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A Word from Food Strong: Healthy Summer Snacks for Mom and Baby

Written by: Jessica M. Jurcak, MS, MPH, RD, LD


Summer is upon us, Cleveland! With longer days, summer vacations and varying schedules, it can be easy to forget about structured meal planning and regular cooking habits. Sometimes during busy or lazy summer days, a string of snacks throughout the morning and afternoon can even replace structured meals. During times like these, ensuring that snack times are opportunities for nutrition and healthy fuel is more important than ever! Think about it as creating mini-Lunchables but upgraded for more nutrition. Try these tips for building healthy summer snacks that both Mom and Baby will love.
Include at least one fruit or vegetable.

Experts say to eat at least five servings of fruits and vegetables each day with a goal of 10. Use snack time as an opportunity to work toward meeting this goal by including at least one fruit or vegetable with each snack. For example:
  • Grilled zucchini and pineapple slices
  • Watermelon, and
  • Homemade fruit popsicles make great summer snacks with produce!
Try this fruit popsicle recipe:
Blend 5 oz. frozen fruit, 8 oz. coconut milk, 6 oz. plain yogurt and 1 tsp vanilla extract until smooth. Pour into popsicle molds or Dixie cups. Freeze for 30 min, add wooden popsicle sticks, and freeze for several more hours. Makes about 10 popsicles, depending on size of molds.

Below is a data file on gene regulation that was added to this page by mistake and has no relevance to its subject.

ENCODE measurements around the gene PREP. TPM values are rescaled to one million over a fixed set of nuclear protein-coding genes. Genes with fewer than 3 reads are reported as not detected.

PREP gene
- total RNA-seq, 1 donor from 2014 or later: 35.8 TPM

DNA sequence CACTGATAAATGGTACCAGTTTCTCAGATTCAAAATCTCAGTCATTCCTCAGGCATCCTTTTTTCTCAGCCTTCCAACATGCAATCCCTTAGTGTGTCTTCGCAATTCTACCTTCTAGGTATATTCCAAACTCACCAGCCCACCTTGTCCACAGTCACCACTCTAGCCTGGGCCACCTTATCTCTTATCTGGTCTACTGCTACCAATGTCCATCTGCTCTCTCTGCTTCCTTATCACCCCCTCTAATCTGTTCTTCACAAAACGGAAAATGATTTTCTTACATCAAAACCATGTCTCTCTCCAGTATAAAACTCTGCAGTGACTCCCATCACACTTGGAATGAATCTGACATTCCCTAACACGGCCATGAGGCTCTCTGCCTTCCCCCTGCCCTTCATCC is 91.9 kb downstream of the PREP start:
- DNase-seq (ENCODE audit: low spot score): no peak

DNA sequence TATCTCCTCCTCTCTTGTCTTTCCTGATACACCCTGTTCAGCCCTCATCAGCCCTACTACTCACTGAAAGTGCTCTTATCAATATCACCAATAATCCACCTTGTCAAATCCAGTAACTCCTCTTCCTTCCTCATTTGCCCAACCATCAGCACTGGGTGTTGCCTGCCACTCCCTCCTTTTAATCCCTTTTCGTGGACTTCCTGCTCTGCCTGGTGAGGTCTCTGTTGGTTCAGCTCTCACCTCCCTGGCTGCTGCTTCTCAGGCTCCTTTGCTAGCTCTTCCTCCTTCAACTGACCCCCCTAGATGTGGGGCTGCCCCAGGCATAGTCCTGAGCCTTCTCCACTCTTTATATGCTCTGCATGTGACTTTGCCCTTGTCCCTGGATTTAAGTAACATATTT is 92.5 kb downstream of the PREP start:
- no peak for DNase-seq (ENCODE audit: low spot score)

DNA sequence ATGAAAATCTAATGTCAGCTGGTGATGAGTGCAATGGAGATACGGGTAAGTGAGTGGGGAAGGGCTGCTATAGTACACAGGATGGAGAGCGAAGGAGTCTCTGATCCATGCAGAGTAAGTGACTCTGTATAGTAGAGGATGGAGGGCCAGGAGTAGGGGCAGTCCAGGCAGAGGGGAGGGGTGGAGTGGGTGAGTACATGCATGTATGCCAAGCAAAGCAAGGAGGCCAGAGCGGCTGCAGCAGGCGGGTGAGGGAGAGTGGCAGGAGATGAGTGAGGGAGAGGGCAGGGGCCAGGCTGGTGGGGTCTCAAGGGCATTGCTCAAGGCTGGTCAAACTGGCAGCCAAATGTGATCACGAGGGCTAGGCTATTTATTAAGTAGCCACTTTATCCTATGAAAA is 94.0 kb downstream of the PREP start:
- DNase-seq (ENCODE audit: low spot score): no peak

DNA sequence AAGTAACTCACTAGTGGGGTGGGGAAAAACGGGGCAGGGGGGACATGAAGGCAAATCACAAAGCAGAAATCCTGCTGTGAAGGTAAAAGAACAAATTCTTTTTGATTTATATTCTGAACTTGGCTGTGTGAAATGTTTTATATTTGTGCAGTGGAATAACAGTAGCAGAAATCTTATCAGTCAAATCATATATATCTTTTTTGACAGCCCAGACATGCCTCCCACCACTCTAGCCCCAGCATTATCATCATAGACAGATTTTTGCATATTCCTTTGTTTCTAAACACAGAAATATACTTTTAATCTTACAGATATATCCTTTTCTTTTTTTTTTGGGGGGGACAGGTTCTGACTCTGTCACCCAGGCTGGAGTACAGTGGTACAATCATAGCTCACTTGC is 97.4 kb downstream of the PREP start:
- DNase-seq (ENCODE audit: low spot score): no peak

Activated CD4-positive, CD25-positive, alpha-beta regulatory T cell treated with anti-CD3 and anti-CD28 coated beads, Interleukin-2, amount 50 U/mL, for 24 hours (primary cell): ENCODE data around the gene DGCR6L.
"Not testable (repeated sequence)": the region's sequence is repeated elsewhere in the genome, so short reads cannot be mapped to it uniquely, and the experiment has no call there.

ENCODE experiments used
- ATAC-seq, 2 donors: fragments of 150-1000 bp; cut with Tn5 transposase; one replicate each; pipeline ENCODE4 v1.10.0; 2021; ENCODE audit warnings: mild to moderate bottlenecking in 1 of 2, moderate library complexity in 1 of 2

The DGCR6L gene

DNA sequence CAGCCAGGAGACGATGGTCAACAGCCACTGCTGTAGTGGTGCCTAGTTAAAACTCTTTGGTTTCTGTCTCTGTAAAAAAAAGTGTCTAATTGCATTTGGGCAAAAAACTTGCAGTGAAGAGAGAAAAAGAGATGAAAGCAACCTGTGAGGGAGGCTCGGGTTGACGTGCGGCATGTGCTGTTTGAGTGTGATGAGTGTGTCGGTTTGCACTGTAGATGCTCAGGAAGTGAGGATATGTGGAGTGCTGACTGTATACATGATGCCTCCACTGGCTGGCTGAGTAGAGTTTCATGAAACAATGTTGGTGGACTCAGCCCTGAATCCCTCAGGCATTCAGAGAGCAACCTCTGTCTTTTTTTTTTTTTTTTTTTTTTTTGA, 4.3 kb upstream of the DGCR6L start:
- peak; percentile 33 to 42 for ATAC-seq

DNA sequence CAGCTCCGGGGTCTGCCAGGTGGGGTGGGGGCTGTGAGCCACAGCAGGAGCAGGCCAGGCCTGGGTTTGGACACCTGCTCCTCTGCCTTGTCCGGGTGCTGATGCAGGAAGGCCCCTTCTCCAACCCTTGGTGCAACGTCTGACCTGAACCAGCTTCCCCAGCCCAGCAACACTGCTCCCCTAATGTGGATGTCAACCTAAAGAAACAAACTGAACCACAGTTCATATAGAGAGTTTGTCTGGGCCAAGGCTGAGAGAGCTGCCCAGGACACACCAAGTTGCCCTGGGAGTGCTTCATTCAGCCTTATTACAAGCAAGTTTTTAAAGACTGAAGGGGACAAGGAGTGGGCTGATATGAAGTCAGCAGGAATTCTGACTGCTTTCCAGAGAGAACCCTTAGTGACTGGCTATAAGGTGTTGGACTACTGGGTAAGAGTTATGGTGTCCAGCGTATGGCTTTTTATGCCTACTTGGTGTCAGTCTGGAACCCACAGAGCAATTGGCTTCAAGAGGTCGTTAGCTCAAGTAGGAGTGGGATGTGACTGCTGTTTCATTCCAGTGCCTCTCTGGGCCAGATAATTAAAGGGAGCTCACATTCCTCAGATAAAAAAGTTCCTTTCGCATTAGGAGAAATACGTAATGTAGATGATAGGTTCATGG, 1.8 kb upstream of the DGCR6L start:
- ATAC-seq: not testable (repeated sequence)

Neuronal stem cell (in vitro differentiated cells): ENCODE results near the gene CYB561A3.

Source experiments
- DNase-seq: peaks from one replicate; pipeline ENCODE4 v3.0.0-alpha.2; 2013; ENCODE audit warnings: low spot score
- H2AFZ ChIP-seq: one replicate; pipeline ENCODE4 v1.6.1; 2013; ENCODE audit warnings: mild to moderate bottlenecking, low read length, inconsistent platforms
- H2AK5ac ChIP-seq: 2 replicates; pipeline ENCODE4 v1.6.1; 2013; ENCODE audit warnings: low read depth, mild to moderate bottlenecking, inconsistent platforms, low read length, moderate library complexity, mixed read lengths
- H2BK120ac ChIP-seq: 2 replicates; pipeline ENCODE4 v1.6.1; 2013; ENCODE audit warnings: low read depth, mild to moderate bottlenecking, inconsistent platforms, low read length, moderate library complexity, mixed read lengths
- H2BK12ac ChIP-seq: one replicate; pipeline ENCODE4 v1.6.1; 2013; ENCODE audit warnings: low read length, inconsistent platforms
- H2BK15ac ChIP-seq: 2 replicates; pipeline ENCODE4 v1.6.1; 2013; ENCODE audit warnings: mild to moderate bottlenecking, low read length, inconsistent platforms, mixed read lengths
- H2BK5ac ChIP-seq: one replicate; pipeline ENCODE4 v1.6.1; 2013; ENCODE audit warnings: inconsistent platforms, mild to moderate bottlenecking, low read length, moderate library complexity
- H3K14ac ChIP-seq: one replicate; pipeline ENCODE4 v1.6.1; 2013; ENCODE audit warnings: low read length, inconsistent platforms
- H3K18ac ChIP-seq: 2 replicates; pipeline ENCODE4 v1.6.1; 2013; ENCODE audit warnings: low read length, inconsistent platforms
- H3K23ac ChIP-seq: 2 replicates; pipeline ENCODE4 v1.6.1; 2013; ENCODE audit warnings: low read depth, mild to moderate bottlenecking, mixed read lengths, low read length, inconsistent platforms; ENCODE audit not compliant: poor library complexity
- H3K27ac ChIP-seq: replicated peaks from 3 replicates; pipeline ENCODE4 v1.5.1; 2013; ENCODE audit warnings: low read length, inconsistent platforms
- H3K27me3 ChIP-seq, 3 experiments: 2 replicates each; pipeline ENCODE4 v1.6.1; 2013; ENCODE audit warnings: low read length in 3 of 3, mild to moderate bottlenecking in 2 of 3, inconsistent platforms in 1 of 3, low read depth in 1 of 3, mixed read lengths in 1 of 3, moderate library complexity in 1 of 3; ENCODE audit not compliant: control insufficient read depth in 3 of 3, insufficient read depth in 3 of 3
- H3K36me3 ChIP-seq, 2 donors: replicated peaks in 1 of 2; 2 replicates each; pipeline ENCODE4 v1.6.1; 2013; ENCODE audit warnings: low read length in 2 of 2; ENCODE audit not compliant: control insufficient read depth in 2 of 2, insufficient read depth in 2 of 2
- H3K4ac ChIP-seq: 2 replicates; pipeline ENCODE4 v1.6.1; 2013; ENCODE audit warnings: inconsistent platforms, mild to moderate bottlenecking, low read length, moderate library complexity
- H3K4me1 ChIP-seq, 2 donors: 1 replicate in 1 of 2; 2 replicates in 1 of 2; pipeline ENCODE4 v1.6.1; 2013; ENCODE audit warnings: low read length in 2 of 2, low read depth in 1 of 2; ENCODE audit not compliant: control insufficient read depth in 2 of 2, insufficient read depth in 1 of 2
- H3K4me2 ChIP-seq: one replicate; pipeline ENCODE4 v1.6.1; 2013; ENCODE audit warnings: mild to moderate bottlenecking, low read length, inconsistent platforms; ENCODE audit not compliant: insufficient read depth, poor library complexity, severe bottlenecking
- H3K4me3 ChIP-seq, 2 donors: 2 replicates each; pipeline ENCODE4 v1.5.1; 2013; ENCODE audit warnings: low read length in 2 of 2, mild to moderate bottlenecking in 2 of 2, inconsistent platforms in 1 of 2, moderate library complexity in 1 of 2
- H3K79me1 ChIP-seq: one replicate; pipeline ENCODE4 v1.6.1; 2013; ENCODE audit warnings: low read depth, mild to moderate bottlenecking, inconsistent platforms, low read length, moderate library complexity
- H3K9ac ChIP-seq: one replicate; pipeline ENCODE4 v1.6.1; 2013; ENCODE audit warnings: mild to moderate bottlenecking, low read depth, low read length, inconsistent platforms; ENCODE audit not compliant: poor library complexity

Pair produce with protein.
Protein increases satiety, meaning that you will feel fuller for longer. Protein is also needed for growing cells and muscles! Try:
  • Sliced strawberries with string cheese
  • Thinly spread peanut butter on apple slices or celery
  • A hardboiled egg with tomato slices
  • Tuna fish on squash medallions
Don’t forget about fiber.
Children need fiber too! Toddlers ages 1-3 years old should get about 19 grams of fiber per day. Adult women should get at least 26 grams. Fiber helps reduce cholesterol and keeps the intestines cleared. Use snack time to get a serving of fiber too! Fruits and vegetables are a great source, but whole grains such as oats and whole grain crackers are great options too! Ideas include:
  • Peanut butter oat bars
  • Whole grain crackers with applesauce
  • Whole grain cereal with sliced peaches
Hydrate, hydrate, hydrate!

Dehydration can occur quickly in the summer heat. Don’t forget to include plenty of water throughout the day. Starting at age 4, children should get at least seven cups of water per day. Adults should aim for at least half their body weight (in pounds) in ounces per day. Keep in mind that this includes all fluid sources such as water, soups, popsicles, other drinks, and water-containing fruits and vegetables (think watermelon, cucumbers, and apples!)
Make drinking water fun by adding natural flavors with chopped up fruits and herbs. Try:

  • Strawberries and basil
  • Cucumbers and mint
  • Lemon and ginger
Portion sizes for Baby’s snack should be smaller than Mom’s. Watch for hunger and fullness cues such as pushing food away, focusing attention elsewhere and starting to play with the food rather than eating. Allow Baby to stop snacking when full rather than forcing her/him to finish it all. This promotes healthy eating habits in connection to the body’s cues.
Full-service grocery stores will, of course, have healthy food options to create snacks, but to help grow the local economy and support your neighbors, why not stop at your local farmers’ market? Check out Edible Cleveland’s list of local markets in the area:
Fresh fruits and vegetables are available at local farmers’ markets from mid-spring through the fall. To see what’s in-season in Ohio from May through November, check out